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Here Are Some Alternatives to Make-Up Wipes

Beauty

Here Are Some Alternatives to Make-Up Wipes

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Recently I found myself remembering that David Attenborough episode that aired around Christmas-time, where he held every one of us accountable for our single-use plastic waste and showed us first-hand how it affected the poor, sweet animals who lived in the ocean.

At the time, it was all anybody could talk about, but now, the conversation seems to have stopped dead. And I’ll be the first to admit that I really should be more environmentally-friendly than I am. One thing, however, that I have managed to convert myself from is my makeup wipe habit. This time last year, the only product I would use to take my make-up off at night would be a make-up wipe, but then I opened my eyes to all the other make-up removal products out there! Also, not only does using these products help contributing to saving baby animals (or so I tell myself) they are ALL 100% better at removing make-up and ALL have improved the overall quality of my skin more than any make-up wipe ever could. Have I piqued your interest yet? If so, then read on, as I’ve compiled a list of 3 alternatives to make-up wipes ranked in order…ready, set…GLOW!

Oil-Based Cleansers

I’ll start by stating the obvious, if you suffer from oily skin, this type of cleanser is probably not right for you, as it broke me out in a few spots when I used it on oily days. However, if, like me, you suffer from incredibly dry skin on your face in the colder weather, an oil-based make-up remover will be your best friend. I used MAC’S Cleanse-Off Oil (£22) and absolutely loved how baby soft it made my skin feel. You take a little bit (like, a tiny bit) and rub it into your face, before rinsing off with warm water. I’m only putting it last in this list as it did occasionally break me out when I didn’t have seriously problematic dry skin before using it, so it’s perhaps a little too rich for everyday use, as well as being the most expensive item on this list by a MILE. At the other end of the scale, coconut oil is cheap as chips in comparison to a branded oil cleanser, but it still has the same drawbacks. However, a large tub of coconut oil is £5 from Boots and it will last around 2 years, which is a major plus. However, somehow coconut oil doesn’t feel like it hydrates your skin, which for me, negates the whole point of using an oil-based cleanser. If all else fails, at least you can recycle it as cooking oil though.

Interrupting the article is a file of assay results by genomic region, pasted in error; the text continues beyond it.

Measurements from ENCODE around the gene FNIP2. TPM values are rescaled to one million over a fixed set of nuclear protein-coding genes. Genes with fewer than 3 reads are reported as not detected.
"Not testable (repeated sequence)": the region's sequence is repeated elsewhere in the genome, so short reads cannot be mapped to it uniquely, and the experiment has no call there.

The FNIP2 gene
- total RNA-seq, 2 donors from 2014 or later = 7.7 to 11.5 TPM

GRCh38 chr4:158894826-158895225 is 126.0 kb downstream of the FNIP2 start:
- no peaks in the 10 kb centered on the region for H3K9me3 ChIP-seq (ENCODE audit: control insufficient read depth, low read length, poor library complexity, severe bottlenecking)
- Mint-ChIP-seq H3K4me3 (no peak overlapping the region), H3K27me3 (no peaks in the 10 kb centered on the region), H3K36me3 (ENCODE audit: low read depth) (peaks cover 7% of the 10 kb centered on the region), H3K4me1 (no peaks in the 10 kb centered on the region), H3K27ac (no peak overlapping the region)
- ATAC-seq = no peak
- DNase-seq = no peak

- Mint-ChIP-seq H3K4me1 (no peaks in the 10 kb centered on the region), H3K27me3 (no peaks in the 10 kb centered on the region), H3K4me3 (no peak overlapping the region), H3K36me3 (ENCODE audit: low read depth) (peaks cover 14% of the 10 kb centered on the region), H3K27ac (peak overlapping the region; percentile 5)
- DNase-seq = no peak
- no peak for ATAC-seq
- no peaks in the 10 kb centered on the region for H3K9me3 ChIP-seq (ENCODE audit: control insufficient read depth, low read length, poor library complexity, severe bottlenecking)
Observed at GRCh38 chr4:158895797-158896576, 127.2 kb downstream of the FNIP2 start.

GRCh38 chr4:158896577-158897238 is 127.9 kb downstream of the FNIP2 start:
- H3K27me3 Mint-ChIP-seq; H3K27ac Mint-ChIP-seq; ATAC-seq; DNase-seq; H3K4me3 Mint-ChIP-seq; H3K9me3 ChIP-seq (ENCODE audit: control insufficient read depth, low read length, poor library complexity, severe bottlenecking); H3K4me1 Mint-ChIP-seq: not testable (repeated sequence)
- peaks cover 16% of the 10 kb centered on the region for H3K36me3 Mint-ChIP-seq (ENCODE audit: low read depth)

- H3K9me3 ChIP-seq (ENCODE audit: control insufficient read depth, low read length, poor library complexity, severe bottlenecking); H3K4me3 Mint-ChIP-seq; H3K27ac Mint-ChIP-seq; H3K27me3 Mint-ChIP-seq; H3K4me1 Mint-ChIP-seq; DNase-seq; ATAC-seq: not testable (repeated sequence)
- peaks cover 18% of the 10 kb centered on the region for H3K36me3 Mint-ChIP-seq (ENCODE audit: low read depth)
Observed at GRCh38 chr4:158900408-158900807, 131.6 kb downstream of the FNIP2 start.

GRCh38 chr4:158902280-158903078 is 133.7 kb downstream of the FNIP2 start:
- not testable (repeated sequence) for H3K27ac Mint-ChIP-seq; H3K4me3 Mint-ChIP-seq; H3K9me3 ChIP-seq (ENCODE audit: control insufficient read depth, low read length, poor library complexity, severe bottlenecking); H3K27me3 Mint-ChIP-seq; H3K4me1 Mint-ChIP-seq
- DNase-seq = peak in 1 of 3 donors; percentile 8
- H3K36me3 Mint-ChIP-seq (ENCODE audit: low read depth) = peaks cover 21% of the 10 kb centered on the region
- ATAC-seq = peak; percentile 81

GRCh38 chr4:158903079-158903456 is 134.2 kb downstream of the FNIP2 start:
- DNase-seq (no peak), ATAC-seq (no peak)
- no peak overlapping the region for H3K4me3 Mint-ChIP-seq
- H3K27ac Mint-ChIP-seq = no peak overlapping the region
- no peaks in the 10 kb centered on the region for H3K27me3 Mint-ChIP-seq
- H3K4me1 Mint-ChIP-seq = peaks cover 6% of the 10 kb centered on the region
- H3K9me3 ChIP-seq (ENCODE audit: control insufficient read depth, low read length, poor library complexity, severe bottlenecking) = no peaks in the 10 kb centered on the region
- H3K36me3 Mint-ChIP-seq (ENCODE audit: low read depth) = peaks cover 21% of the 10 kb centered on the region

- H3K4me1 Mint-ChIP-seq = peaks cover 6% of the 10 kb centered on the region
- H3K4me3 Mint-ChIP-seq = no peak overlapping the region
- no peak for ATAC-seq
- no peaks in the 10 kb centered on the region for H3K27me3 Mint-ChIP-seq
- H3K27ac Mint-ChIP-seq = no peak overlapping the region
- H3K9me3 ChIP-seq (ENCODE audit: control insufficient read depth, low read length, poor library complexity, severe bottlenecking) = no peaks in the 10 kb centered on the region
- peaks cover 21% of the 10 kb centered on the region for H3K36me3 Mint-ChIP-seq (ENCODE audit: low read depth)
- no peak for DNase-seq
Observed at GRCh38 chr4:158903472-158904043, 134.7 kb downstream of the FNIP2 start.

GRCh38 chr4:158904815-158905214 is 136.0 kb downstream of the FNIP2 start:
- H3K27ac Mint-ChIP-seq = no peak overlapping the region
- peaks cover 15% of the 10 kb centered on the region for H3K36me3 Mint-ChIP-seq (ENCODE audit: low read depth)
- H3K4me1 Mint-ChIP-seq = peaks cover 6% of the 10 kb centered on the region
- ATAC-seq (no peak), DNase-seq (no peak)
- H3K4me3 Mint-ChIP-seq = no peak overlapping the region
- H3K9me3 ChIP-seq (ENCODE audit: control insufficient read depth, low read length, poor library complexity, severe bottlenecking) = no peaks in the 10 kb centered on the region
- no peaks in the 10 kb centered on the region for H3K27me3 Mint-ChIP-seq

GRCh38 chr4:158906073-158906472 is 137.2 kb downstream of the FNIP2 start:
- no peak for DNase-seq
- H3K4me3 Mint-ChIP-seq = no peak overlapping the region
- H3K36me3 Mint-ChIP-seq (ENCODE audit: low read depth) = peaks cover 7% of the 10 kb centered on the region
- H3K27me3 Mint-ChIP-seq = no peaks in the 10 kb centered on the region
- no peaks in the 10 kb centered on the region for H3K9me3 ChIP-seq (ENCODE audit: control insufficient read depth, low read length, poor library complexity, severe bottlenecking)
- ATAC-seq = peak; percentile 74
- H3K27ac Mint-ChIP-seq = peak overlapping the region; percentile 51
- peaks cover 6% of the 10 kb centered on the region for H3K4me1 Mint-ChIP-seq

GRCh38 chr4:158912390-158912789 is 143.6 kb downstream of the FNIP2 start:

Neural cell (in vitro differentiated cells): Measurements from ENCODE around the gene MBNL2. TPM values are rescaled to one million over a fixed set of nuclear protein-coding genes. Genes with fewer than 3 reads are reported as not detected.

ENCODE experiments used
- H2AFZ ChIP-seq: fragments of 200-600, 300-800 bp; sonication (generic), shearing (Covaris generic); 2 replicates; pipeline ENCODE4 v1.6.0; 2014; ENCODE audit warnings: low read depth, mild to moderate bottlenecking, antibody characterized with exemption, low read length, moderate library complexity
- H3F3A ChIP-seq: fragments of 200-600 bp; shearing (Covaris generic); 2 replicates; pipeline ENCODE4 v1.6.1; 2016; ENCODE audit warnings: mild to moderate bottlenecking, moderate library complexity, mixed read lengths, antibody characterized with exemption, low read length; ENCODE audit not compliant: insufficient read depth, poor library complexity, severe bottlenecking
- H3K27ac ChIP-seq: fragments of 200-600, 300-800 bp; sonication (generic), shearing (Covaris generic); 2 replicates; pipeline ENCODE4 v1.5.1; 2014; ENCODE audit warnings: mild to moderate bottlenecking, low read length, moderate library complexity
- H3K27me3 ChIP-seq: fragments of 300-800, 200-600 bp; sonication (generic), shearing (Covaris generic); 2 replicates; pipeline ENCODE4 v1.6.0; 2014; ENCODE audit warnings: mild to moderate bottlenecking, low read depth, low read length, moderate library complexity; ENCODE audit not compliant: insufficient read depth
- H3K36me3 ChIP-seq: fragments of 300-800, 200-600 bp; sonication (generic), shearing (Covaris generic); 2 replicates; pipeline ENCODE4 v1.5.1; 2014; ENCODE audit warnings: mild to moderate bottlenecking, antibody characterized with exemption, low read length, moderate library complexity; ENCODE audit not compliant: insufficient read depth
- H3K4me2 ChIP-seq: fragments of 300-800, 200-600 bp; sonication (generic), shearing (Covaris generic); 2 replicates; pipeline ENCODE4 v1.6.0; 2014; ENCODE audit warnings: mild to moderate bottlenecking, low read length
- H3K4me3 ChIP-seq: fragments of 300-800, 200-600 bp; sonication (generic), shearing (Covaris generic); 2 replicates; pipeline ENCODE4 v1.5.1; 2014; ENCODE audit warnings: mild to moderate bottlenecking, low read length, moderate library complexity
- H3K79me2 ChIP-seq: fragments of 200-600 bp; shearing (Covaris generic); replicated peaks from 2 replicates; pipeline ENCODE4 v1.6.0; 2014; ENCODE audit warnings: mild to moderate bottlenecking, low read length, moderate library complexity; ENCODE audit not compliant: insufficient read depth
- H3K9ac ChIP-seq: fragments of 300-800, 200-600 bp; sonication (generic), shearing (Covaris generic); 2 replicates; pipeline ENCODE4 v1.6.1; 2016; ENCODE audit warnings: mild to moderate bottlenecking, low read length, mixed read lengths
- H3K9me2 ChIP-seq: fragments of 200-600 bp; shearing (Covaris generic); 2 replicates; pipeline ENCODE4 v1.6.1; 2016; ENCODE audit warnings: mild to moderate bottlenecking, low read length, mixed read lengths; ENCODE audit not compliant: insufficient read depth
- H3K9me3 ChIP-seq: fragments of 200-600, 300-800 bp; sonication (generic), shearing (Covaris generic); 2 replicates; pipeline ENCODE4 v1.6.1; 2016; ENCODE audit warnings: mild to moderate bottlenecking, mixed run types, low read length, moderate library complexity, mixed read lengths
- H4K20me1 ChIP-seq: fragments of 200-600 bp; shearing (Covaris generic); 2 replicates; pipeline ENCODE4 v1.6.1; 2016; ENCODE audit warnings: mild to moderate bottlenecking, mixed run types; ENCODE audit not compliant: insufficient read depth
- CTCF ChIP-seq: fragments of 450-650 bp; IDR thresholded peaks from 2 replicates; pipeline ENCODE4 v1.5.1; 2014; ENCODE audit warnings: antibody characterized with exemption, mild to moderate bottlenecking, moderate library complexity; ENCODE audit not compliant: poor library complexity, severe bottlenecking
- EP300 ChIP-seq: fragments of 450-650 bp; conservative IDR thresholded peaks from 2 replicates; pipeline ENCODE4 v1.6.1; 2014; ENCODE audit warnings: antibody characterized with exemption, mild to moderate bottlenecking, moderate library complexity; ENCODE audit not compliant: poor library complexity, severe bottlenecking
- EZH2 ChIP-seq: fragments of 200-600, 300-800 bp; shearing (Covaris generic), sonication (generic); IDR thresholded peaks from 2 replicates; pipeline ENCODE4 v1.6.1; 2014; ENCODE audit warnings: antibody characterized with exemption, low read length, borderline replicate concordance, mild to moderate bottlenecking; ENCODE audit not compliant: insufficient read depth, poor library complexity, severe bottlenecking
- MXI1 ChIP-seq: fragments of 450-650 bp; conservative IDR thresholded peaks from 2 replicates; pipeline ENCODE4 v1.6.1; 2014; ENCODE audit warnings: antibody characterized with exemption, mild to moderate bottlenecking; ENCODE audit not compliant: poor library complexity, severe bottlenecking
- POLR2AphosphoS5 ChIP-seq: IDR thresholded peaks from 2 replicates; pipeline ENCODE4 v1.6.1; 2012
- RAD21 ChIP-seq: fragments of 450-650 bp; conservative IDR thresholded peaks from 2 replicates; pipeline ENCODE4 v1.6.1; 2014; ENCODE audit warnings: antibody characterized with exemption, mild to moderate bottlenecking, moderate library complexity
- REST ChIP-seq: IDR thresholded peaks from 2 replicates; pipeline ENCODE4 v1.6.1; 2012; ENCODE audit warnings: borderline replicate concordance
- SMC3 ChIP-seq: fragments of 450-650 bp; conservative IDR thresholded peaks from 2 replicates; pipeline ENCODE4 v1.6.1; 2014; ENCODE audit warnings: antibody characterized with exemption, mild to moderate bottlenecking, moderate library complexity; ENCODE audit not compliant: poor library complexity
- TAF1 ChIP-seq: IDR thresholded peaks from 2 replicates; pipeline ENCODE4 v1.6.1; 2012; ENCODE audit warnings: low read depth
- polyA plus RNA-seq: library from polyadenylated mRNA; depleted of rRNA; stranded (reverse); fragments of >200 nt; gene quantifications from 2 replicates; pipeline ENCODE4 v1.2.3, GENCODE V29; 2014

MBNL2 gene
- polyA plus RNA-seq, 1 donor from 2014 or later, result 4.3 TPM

Micellar Water

The science of micellar water is the best thing about it. The ‘micellar’ bit of the name refers to particles in the product that attracts dirt. Think of all the make-up and dirt in your pores being sucked out of your skin like iron-filings are drawn to a magnet and you’ll get the idea – like a really soft vacuum for your face. I like micellar water. It gets the job done. But it does seem to create quite a lot of waste – it takes, on average, 8 cotton-wool balls to cleanse my entire face using just micellar water. And it probably could stand to be a little cheaper. I’m a fan of the teensy little bottles of Garnier’s original Micellar Water (£1.99, Boots) and I tend to find they last me around 2 months. They are, however, very kind to all types of skin, whether that’s oily or dry. It won’t dry you up or break you out, so if you’re after a safe middle ground, this is your product.

Cleansing Milk/Lotion

And here we have it, the holy grail of cleansing. A good lotion – i.e. one that’s not thick, perfumed or complicated – will remove every trace of makeup with one application, as well as balancing out your skin’s pH and protecting you from clogged pores AND dry, cracked skin. My absolute favourite is LUSH’s 9-5 Lotion and since using it, I’ve never used another make-up wipe. It simply does a much better job, plus there’s zero waste involved. You massage it into your face and then rinse it off with water and you’re done. It works fine with either warm or cold water and even breaks down waterproof mascara. I’m converted.

 

Written by Poppy Hutchinson

 

Edited by Jasmin Woodward

 

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